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GPO Basics or How to live happily with GPOs

GPOs - Group Policy Objects - are very useful for managing domain computers and users, but there are a few not necessarily obvious things to know to get started using them.

  1. The settings in the User Configuration part of a GPO are applied to the User whose User Account is in an OU to which the GPO is linked (or inherited) when that user logs on at any computer

  2. The settings in the Computer Configuration part of a GPO are applied to the computer whose Computer Account is in an OU to which the GPO is linked (or inherited) when that computer starts and periodically thereafter

  3. GPOs do not apply to Groups.  That is, if a GPO is linked to an OU that has a Group in it, but no actual User Accounts, the GPO will have no affect.  To be useful, the GPO has to be applied to an OU that has the actual User Account(s)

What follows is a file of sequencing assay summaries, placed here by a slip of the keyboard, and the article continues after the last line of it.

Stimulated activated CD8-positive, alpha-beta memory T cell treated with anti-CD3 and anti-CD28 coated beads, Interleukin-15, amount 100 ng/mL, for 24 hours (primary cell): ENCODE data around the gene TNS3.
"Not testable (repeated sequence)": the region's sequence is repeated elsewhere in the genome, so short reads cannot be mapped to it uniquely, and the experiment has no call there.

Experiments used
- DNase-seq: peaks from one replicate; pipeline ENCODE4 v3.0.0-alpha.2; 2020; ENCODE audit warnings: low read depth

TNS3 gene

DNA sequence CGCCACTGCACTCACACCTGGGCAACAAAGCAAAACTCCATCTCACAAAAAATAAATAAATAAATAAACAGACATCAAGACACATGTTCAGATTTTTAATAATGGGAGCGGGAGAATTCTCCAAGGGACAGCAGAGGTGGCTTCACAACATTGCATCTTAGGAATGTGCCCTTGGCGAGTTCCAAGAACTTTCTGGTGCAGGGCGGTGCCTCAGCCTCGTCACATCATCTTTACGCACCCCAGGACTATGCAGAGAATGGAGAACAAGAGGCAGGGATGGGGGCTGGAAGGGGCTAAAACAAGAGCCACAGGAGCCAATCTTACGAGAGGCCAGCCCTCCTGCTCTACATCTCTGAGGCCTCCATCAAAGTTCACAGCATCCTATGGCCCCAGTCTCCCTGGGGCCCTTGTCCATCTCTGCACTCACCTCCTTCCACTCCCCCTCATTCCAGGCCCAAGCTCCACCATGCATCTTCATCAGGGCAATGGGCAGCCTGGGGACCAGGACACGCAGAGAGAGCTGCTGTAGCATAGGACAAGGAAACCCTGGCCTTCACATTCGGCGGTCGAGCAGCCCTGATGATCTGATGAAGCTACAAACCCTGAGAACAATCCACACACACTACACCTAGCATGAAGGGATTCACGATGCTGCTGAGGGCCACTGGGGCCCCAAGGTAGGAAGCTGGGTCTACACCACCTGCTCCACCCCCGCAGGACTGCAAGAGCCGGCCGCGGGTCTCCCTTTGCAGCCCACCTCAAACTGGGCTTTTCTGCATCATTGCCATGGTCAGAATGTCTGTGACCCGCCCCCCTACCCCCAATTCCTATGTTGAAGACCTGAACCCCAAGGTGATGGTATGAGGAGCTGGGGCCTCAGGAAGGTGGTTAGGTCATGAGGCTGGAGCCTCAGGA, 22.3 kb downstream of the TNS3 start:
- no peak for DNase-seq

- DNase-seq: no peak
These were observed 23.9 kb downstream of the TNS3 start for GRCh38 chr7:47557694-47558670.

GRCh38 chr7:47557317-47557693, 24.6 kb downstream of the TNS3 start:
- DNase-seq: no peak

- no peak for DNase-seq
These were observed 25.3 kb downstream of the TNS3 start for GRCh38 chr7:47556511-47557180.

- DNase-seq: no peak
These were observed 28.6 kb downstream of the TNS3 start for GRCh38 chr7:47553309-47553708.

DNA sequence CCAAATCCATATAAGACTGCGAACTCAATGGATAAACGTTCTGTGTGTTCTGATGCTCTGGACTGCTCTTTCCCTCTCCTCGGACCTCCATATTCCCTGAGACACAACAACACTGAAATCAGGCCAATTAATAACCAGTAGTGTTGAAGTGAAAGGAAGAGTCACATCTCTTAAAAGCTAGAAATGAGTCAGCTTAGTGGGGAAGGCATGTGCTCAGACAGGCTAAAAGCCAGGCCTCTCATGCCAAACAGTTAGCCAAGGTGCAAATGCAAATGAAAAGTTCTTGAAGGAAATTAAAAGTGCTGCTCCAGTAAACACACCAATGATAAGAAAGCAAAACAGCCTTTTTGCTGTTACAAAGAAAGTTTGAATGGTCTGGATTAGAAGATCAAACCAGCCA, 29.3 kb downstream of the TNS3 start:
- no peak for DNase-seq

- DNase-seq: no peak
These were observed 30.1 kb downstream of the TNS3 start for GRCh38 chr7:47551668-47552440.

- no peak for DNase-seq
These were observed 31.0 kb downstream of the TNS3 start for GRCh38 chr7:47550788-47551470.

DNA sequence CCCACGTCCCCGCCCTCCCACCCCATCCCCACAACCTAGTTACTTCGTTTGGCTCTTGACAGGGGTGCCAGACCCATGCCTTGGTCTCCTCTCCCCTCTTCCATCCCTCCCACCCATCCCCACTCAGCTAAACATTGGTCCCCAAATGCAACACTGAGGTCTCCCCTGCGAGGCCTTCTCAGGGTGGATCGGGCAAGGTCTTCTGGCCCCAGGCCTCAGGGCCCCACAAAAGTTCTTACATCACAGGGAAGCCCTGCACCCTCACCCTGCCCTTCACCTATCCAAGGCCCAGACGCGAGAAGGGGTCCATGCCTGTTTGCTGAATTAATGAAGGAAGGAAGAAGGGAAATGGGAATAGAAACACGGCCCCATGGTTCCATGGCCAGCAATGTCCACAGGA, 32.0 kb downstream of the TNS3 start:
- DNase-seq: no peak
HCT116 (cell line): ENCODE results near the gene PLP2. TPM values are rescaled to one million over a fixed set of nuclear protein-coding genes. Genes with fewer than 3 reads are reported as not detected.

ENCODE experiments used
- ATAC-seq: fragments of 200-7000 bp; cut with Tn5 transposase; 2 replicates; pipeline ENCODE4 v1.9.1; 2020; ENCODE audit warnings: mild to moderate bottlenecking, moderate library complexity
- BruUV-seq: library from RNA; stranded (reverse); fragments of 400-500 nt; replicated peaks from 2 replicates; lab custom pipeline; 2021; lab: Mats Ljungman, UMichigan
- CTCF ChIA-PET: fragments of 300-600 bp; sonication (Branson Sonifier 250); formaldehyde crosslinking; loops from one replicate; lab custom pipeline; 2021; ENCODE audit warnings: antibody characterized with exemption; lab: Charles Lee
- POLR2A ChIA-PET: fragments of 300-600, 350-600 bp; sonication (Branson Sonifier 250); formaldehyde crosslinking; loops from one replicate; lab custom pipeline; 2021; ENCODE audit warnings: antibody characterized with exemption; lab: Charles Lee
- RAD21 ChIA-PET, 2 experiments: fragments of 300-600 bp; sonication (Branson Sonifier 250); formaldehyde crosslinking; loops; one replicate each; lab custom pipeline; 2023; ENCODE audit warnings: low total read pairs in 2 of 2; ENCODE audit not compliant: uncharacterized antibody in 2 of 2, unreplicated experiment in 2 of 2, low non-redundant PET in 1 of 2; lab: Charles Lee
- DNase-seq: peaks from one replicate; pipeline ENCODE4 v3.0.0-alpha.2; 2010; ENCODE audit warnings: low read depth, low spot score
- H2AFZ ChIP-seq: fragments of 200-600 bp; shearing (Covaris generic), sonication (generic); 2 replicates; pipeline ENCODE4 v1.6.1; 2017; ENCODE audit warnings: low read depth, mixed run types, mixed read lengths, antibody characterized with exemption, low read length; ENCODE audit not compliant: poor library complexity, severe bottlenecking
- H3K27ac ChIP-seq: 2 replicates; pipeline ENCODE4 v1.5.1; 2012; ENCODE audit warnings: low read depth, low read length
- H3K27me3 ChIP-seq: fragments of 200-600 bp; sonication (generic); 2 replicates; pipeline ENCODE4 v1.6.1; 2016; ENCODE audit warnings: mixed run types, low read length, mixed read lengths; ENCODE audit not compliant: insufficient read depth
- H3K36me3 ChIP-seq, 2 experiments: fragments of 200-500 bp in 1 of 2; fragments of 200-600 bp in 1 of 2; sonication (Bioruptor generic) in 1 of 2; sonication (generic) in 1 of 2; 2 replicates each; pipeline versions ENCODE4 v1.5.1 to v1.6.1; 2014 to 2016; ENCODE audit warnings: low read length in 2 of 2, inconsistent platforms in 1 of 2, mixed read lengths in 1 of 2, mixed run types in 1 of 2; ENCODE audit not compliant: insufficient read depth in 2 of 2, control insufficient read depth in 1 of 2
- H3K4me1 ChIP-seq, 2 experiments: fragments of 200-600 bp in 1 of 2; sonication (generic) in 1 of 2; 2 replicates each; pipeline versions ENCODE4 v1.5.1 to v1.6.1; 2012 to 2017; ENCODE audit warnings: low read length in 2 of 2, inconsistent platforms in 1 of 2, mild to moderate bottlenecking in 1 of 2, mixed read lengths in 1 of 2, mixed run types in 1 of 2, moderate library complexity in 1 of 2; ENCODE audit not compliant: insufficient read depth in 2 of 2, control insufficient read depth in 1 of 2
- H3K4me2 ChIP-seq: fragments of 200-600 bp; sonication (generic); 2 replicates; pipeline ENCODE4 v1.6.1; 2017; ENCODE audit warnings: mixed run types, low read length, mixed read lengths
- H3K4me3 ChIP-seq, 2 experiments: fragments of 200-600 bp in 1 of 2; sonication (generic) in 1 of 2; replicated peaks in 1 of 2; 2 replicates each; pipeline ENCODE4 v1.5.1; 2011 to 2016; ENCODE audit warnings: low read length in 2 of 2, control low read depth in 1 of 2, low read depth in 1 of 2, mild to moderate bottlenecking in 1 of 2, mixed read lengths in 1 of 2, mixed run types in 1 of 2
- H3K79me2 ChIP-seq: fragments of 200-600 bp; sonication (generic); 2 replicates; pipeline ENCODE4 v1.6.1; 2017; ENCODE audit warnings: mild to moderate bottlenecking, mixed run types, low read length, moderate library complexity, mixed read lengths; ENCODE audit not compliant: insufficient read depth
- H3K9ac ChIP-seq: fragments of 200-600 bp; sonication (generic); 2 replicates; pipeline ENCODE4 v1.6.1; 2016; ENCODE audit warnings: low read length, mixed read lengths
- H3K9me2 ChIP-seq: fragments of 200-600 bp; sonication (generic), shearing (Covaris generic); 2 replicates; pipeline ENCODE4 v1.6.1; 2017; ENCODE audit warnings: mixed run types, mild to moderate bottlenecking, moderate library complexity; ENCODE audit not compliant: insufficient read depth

(Note that you can use the gpupdate command to get changes to Group Policies applied immediately (use the command gpupdate /? to see the options available)).

This is a fundamental, but not necessarily obvious, concept with Group Policies.  For this reason, to keep my life simple, I have established for myself, these simple rules:

  1. do not mix user accounts and computer accounts in the same OU
  2. do not mix User Configuration settings and Computer Configuration settings in the same GPO
  3. link GPOs with User Configuration settings only to OUs with User Accounts and link GPOs with Computer Configuration Settings only to OUs with Computer Accounts

Like all simple rules, there are some situations where setting them aside makes sense, but there must be a good, rational reason for doing so.  One such reason is when "loopback processing" is used.

If you haven't yet downloaded and installed the Group Policy Management Console, you should.  It is an essential tool for managing Group Policies.  The GPMC is available for free at http://www.microsoft.com/downloads/details.aspx?FamilyId=0A6D4C24-8CBD-4B35-9272-DD3CBFC81887&displaylang=en.

More general information about Group Policies can be found at:

Last updated 7 Jan 2005

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